4 April 2014
NFL Concussions and Their Long-Term Effects
On May 2, 2012, the National Football League lost one of its elite players to suicide: Junior Seau. Seau played for the Chargers, Dolphins, and the Patriots during his professional football career and was a 12-time Pro Bowler before retiring in 2009. Three years after his retirement however, Seau committed suicide by shooting himself in the chest with a gun. This greatly shocked the football world and its image of Junior Seau as a person, but it soon realized the cause for his action. Shortly after Seau’s death, researchers examined Seau’s brain and found that it contained a disease known as chronic traumatic encephalopathy which is formed by repeated blows to the head; a very common disease among former football players (Football Brains). The Seau family then filed a lawsuit against the NFL claiming that the league held back information from the players about the danger of continuous blows to the head (Seau’s Death on Brain Injuries). Since the formation of the National Football League in 1920, the popularity of the sport has grown tremendously over the years. It seems nowadays that more and more people are getting interested in the NFL, whether it is talking about their favorite team at work or at school or watching them play on game day. However, on the flip side of all the amazing catches and touchdowns, there is a dark side to the NFL known as the concussion problem. This problem has grown so much over the years that there have been more than 4200 lawsuits by former and current players against the NFL stating that the NFL has been trying to cover up the detrimental long term effects of concussions and also relied on NFL doctors to feed them the information they wanted to hear while rejecting the studies done by researches showing the long term effects concussions have on the brain (Junior Seau’s Death Keeps Spotlight on Brain Injuries). In order for the NFL to keep thriving the way it is right now, the league had to reject the information shown by researchers which showed the harmful effects of concussions in the long run and instead had to hire their “own” doctors to say that concussions are minor and cause no detrimental long run effects. I believe that repetitive concussions do cause health problems in the future for NFL players and that the NFL covered up the truth about concussions.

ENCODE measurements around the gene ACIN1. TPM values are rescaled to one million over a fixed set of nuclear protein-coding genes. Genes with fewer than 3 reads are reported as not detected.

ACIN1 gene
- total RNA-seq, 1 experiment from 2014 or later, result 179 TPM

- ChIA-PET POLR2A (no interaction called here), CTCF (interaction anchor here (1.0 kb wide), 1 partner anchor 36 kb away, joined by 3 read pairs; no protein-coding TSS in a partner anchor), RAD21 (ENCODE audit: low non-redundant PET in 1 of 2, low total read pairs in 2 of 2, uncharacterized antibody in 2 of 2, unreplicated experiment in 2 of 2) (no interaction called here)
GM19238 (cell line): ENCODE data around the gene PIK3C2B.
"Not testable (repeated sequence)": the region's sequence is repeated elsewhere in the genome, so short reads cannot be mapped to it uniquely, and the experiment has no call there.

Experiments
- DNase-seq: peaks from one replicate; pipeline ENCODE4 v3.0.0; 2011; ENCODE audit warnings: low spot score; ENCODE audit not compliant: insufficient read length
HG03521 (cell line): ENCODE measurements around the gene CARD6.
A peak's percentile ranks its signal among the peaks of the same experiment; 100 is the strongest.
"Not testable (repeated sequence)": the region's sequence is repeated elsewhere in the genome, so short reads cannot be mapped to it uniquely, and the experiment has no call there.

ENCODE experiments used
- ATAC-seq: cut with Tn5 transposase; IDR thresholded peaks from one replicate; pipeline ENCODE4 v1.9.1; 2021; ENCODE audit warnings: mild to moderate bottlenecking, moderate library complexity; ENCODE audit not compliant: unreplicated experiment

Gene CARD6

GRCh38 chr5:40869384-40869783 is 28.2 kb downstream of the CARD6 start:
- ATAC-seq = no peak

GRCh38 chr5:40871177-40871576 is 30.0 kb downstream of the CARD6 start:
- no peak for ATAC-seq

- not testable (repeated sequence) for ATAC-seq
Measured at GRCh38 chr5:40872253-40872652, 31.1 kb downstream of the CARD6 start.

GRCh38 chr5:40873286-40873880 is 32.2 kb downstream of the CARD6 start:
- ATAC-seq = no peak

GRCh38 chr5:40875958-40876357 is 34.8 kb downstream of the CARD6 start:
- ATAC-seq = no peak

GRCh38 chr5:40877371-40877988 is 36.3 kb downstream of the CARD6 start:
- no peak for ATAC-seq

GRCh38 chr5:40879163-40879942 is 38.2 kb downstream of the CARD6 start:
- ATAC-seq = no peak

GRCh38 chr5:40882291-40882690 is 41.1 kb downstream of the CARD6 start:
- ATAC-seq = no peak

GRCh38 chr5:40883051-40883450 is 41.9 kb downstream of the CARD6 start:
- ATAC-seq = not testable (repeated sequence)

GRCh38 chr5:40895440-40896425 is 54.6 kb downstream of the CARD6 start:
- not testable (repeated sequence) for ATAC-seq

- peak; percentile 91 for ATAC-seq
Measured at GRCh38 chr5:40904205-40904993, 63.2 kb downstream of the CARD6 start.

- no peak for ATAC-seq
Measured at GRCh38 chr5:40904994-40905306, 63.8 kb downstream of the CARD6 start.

Being that I watch the NFL regularly, it seems like it is almost guaranteed that at least one or more players will experience a concussion during the game with all the physical contact taking place. Some of the concussions these players experience are obvious in that they are motionless on the ground and some are not so obvious in that they are still able to make it to the bench. According to Jennifer Car of BrainFacts.org, a concussion is caused when the head is struck violently which then leads to a brief disruption in brain activity. When the head is struck suddenly, the brain is set in motion and bangs the skull’s rough and ragged inside which causes the brain cells to stretch and sometimes even split (Mild Brain Injury and Concussion). Michael Collins, a clinical psychologist at the University of Pittsburgh Medical Center who specializes in sports-related concussions, states that “a concussion is basically an energy crisis to the brain cells” and he also states that “the brain has to work much harder to perform tasks” (Hard Knocks: The Science of Concussions). This disruption can cause an individual to experience a variety of different symptoms in the following minutes and hours. The range of symptoms includes the following: nausea, vomiting, brief loss of consciousness, and dizziness (Hard Knocks: The Science of Concussions). Later symptoms include: lightheadedness, depression, anxiety, ringing in the ears, constant migraine headaches, and poor concentration or attention (Mild Brain Injury and Concussion).
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